Therapists are using neurofeedback to treat ADHD, PTSD and other conditions

In the article “Therapists are using neurofeedback to treat ADHD, PTSD and other conditions,” Arlene Karidis  describes the life of Chris Gardner and how he got brain surgery to remove a tumor. However, this operation restricted the 58-year-old’s mobility and cognition until he tried a form of biofeedback, called neurofeedback, that is a brain exercise based on brain waves and immediate feedback on how the brain is functioning. For example, movies, video games, computers and other equipment can be used to monitor ones brave waves in a sense that when a number of one’s brain waves are displayed to be too fast or too slow, the movie is automatically paused in order to gain control of a steady number of brain waves once again and to test why this erratic change happened in the first place.

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Although there are other skeptics, such as Silver Spring psychologist Robb Mapou, who think there are other therapeutic ways to affect an individual’s outcome, many scientists and researchers believe that this stop-and-start feedback decreases the number of infrequent brain waves and yields them to a more-normal number which can improve an individual’s ability to focus and relax. Karidis affirms that “better focus and relaxation can seemingly help improve or eliminate such conditions as migraines and anxiety,” which could all an all improve one’s quality of life.

However, a common condition called Attention Deficit Hyperactivity Disorder (ADHD), has been on the minds of many. Here, an individual’s attention, focus, and organization skills are compromised from the time they developed this disorder in their childhood all the way through adulthood. A recent trial published in March in the Journal of Pediatrics states that “those who received neurofeedback had improvements in attention and impulse control, while those who did not receive the therapy did not.” Those who partake in neurofeedback may get better results and can even grow out of this disorder. In detail, according to Michael Sitar, a Bethesda psychologist certified in neurofeedback, “people with focus problems can switch tasks easier. Kids who repeat themselves and who are emotionally labile become calmer and don’t repeat as much and nonverbal people become verbal.”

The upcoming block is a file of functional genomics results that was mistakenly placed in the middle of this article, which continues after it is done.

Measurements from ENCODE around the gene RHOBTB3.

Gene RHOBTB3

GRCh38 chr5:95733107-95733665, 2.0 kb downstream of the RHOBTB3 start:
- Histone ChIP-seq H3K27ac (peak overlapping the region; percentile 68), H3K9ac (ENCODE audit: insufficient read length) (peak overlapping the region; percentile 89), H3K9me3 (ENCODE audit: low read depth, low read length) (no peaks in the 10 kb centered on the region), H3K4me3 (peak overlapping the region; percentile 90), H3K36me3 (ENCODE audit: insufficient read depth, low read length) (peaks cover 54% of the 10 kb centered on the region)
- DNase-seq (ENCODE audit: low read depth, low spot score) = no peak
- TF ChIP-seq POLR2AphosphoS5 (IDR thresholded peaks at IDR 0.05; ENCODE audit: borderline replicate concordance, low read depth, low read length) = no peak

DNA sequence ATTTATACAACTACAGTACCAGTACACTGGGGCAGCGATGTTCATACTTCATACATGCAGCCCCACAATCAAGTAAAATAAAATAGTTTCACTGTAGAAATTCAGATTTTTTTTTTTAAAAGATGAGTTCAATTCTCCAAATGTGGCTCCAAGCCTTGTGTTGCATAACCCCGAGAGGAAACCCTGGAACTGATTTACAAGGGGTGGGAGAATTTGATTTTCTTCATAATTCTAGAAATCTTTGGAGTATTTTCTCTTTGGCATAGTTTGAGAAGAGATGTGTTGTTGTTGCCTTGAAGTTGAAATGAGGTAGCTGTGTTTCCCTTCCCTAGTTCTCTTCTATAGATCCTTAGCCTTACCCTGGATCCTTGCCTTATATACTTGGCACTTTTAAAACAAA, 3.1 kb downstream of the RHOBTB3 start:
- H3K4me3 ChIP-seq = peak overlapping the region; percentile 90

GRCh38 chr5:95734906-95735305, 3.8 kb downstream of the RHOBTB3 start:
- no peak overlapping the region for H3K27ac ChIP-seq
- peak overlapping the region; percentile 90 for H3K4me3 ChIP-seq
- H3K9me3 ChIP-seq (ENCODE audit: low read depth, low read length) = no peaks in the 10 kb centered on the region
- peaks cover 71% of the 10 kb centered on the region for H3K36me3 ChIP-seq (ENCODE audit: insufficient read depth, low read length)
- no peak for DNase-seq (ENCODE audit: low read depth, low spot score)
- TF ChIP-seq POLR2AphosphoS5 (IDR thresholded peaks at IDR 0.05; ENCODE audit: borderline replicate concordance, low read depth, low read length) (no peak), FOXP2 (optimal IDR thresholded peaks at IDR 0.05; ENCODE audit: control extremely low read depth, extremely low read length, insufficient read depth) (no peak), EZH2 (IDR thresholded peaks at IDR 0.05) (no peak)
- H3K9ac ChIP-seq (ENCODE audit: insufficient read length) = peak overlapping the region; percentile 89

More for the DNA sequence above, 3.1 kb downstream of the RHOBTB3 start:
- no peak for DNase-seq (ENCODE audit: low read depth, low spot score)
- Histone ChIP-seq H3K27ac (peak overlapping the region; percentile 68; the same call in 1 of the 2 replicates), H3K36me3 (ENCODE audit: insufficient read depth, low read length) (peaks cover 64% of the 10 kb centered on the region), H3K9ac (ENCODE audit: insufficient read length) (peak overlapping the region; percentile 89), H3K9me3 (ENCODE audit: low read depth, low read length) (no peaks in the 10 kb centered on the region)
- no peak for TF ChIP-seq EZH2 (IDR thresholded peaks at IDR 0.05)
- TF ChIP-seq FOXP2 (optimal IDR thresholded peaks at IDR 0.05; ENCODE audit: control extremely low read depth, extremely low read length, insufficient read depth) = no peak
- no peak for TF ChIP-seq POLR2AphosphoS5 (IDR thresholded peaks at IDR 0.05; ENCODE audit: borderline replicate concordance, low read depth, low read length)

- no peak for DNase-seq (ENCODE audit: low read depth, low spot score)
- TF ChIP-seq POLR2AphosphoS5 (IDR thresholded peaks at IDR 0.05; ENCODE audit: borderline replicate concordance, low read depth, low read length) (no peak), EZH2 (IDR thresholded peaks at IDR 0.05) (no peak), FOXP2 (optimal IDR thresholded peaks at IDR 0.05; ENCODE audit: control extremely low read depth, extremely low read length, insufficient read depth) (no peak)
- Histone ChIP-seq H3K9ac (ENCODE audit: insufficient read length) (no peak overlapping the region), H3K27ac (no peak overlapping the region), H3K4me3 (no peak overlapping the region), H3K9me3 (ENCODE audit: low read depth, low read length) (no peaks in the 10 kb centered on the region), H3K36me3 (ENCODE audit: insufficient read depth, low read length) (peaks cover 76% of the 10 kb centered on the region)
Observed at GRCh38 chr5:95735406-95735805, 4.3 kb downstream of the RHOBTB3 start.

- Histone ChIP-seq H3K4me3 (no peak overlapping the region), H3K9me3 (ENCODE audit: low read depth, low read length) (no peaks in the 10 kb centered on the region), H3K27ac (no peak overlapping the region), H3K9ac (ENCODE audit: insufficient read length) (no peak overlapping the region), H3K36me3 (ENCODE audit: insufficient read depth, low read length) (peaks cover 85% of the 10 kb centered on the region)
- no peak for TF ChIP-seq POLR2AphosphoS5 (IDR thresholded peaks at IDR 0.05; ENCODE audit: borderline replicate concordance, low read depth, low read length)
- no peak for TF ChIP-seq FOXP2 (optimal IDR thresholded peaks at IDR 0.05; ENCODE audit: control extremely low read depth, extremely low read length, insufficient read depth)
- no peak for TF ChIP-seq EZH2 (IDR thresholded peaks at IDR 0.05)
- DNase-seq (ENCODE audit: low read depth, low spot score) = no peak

Furthermore, Karidis cites Deborah Stokes, an Alexandria psychologist, who compared neurofeedback to riding a bike: “It’s non-conscious learning, based on the feedback, that, with repetition, can be long-lasting.” For example, there are many cases where this occurs such as...

  • Chris Gardener: he was projected to have a two-to-three-year recovery period, but by his ninth neurofeedback session, he was driving, taking power walks and working from home. He went from not feeling anything to being able to do almost everything he could do before.  Karidis elucidates upon Gardner’s case where he sat in a chair while tiny, pulsed signals were sent to his brain that would enable the brain to revive its communication channels (which can become impaired after a brain injury).